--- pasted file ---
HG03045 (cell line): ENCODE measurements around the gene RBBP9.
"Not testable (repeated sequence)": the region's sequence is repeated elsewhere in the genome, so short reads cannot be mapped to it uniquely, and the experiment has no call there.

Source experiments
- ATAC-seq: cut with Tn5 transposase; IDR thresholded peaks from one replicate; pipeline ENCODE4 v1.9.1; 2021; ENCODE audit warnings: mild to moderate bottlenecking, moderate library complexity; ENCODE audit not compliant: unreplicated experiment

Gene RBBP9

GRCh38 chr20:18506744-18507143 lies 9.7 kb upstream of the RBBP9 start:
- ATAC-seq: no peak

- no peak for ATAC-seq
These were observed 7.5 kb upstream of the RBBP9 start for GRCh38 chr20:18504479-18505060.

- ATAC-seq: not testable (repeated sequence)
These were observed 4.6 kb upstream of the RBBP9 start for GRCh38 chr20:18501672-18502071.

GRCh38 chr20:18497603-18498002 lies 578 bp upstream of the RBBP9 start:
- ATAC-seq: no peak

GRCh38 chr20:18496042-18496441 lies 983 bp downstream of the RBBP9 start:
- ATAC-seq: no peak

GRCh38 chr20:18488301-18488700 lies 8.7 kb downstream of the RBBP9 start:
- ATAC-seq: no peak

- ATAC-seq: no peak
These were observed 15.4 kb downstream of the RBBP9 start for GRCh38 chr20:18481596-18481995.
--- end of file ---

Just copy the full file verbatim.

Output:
HG03045 (cell line): ENCODE measurements around the gene RBBP9.
"Not testable (repeated sequence)": the region's sequence is repeated elsewhere in the genome, so short reads cannot be mapped to it uniquely, and the experiment has no call there.

Source experiments
- ATAC-seq: cut with Tn5 transposase; IDR thresholded peaks from one replicate; pipeline ENCODE4 v1.9.1; 2021; ENCODE audit warnings: mild to moderate bottlenecking, moderate library complexity; ENCODE audit not compliant: unreplicated experiment

Gene RBBP9

GRCh38 chr20:18506744-18507143 lies 9.7 kb upstream of the RBBP9 start:
- ATAC-seq: no peak

- no peak for ATAC-seq
These were observed 7.5 kb upstream of the RBBP9 start for GRCh38 chr20:18504479-18505060.

- ATAC-seq: not testable (repeated sequence)
These were observed 4.6 kb upstream of the RBBP9 start for GRCh38 chr20:18501672-18502071.

GRCh38 chr20:18497603-18498002 lies 578 bp upstream of the RBBP9 start:
- ATAC-seq: no peak

GRCh38 chr20:18496042-18496441 lies 983 bp downstream of the RBBP9 start:
- ATAC-seq: no peak

GRCh38 chr20:18488301-18488700 lies 8.7 kb downstream of the RBBP9 start:
- ATAC-seq: no peak

- ATAC-seq: no peak
These were observed 15.4 kb downstream of the RBBP9 start for GRCh38 chr20:18481596-18481995.